Natural deep eutectic solvents (NADES) represent a class of modern systems that have been developed as a green alternative to toxic organic solvents, which are commonly used as extraction media. It has been considered that hydrogen bonding is the main interaction leading to the formation of NADES. The aim of this study was phytochemical characterization and determination of the antioxidant and antibacterial activity of Mentha piperita leaf extracts obtained by six choline chloride-based NADES. NADES were prepared by mixing choline chloride with different hydrogen bond donors in 1:1 molar ratio following the addition of 30% (w/w) water. The mixtures were then heated (60 °C) and stirred (650 rpm) until the clear homogenous liquids were obtained. The Mentha piperita extracts were prepared by mixing 75 mg of peppermint leaves with 1 mL of NADES following by the heating and stirring (60 °C, 650 rpm) within 30 min. The content of six phenolics in extracts was determined using HPLC-PDA. The dominant compounds presented in peppermint leaves - rosmarinic acid and luteolin 7-O-glucoside, were extracted by NADES at a similar level as 70% ethanol. The microdilution method was applied to test the antibacterial activity of extracts. Compared with 70% ethanol, all NADES systems showed higher antibacterial activity towards Pseudomonas aeruginosa (Gram -), Staphylococcus aureus (Gram +), Escherichia coli (Gram -), and Salmonella enterica (Gram -), especially NADES containing organic acids. The majority of NADES extracts showed a better ability to neutralize DPPH radical than conventional solvent and similar ability to reduce Fe3+ to Fe2+ ions in FRAP assay. The obtained results introduce NADES systems as the novel, sustainable, and low-cost solvents with a variety of applications.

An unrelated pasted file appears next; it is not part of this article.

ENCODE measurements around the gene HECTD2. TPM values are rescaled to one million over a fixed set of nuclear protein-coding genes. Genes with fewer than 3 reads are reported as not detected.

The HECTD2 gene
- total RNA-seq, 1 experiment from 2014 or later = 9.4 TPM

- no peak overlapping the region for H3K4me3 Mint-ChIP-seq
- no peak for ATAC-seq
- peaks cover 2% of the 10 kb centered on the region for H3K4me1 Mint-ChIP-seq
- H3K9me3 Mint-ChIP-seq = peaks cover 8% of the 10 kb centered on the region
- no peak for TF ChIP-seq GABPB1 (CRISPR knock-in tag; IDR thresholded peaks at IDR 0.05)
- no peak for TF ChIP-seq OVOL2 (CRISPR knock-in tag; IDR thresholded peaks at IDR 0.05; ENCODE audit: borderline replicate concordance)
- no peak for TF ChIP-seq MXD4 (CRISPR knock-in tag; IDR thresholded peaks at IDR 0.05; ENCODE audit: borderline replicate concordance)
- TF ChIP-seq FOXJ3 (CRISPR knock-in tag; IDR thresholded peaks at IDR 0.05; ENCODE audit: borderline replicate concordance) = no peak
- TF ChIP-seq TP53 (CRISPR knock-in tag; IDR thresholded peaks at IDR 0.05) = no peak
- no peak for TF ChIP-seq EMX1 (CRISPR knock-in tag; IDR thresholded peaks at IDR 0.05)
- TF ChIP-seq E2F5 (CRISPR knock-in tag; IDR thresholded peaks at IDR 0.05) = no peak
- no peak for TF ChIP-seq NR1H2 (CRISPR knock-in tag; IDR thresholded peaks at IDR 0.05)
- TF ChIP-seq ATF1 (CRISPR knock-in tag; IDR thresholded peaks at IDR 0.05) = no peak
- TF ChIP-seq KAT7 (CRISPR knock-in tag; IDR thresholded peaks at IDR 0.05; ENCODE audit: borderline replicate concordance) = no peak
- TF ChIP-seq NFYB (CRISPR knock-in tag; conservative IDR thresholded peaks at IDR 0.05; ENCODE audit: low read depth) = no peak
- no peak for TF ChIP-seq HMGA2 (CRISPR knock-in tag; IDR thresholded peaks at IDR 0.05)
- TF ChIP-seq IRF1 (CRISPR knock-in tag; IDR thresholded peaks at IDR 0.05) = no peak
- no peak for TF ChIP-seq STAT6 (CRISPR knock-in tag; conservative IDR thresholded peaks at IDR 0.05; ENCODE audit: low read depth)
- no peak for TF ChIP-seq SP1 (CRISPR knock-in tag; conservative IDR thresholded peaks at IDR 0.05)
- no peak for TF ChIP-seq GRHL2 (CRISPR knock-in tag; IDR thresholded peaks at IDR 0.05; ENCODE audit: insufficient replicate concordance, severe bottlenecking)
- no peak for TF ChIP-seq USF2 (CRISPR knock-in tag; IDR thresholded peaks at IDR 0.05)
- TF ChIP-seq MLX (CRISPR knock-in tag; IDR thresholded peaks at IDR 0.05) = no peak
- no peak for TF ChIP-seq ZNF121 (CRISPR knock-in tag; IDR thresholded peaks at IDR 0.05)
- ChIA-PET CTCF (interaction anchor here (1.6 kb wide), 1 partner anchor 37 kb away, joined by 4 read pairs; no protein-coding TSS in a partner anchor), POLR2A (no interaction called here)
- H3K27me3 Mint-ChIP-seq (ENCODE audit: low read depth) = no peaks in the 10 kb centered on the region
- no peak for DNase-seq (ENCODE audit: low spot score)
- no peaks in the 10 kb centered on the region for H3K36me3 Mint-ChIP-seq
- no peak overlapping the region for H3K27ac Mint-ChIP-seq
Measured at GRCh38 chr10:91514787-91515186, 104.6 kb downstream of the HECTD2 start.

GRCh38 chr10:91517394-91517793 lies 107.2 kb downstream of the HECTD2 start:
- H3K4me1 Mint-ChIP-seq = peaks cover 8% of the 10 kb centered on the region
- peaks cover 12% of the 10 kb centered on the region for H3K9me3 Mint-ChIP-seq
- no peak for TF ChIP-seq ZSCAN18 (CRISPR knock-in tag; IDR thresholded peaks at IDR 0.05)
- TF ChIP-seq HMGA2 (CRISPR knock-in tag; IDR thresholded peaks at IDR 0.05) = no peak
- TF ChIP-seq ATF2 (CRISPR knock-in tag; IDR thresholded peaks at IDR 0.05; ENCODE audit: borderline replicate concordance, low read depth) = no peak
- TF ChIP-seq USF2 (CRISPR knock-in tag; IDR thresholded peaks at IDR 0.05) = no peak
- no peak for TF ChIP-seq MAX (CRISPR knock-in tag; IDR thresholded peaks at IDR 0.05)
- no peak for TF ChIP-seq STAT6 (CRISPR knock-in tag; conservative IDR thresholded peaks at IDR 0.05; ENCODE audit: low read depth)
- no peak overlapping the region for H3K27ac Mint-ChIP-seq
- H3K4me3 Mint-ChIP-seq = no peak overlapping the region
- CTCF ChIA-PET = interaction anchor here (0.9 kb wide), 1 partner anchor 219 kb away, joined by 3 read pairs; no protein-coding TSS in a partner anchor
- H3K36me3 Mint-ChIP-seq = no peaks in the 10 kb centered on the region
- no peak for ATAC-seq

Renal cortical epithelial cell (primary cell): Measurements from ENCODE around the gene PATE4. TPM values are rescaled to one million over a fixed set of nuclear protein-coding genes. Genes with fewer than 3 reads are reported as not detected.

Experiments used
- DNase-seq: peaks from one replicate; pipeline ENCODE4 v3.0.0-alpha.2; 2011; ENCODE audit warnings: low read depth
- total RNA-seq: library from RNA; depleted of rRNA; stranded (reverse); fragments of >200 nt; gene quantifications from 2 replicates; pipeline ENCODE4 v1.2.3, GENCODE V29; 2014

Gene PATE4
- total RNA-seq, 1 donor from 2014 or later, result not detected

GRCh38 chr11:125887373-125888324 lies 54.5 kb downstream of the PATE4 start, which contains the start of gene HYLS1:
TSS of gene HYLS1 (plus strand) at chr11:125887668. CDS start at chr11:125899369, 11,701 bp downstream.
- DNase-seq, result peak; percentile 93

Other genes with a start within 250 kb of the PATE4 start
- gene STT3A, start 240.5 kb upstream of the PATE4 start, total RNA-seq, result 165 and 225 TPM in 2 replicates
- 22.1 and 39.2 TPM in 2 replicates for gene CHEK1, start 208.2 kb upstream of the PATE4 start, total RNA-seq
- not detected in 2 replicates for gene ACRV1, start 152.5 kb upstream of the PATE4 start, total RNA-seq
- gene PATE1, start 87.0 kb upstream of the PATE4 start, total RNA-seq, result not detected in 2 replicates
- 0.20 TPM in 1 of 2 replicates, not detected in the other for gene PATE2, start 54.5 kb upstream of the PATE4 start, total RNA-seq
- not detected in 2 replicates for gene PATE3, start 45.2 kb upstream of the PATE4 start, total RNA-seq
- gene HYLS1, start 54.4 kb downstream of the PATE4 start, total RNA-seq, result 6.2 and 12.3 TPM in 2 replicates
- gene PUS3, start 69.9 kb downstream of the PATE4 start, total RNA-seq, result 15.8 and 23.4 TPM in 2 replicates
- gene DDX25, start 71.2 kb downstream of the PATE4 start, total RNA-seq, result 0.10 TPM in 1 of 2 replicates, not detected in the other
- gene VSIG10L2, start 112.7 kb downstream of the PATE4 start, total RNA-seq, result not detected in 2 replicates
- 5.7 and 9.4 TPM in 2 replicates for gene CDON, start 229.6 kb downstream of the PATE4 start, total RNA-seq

Keywords: antibacterial activity, antioxidant activity, green extraction, natural deep eutectic solvents, polyphenols

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304 Sustainable and Efficient Recovery of Polyhydroxyalkanoate Polymer from Cupriavidus necator Using Environment Friendly Solvents

Authors: Geeta Gahlawat, Sanjeev Kumar Soni


An imprudent use of environmentally hazardous petrochemical-based plastics and limited availability of fossil fuels have provoked research interests towards production of biodegradable plastics - polyhydroxyalkanoate (PHAs). However, the industrial application of PHAs based products is primarily restricted by their high cost of recovery and extraction protocols. Moreover, solvents used for the extraction and purification are toxic and volatile which causes adverse environmental hazards. Development of efficient downstream recovery strategies along with utilization of non-toxic solvents will accelerate their commercialization. In this study, various extraction strategies were designed for sustainable and cost-effective recovery of PHAs from Cupriavidus necator using non-toxic environment friendly solvents viz. 1,2-propylene carbonate, ethyl acetate, isoamyl alcohol, butyl acetate. The effect of incubation time i.e. 10, 30 and 50 min and temperature i.e. 60, 80, 100, 120°C was tested to identify the most suitable solvent. PHAs extraction using a recyclable solvent, 1,2 propylene carbonate, showed the highest recovery yield (90%) and purity (93%) at 120°C and 30 min incubation. Ethyl acetate showed the better capacity to recover PHAs from cells than butyl acetate. Extraction with ethyl acetate exhibited high recovery yield and purity of 96% and 92%, respectively at 100°C. Effect of non-toxic surfactant such as linear alkylbenzene sulfonic acid (LAS) was also studied at 40, 60 and 80°C, and detergent pH range of 3.0, 5.0, 7.0 and 9.0 for the extraction of PHAs from the cells. LAS gave highest yield of 86% and purity of 88% at temperature 80°C and 5.0 pH.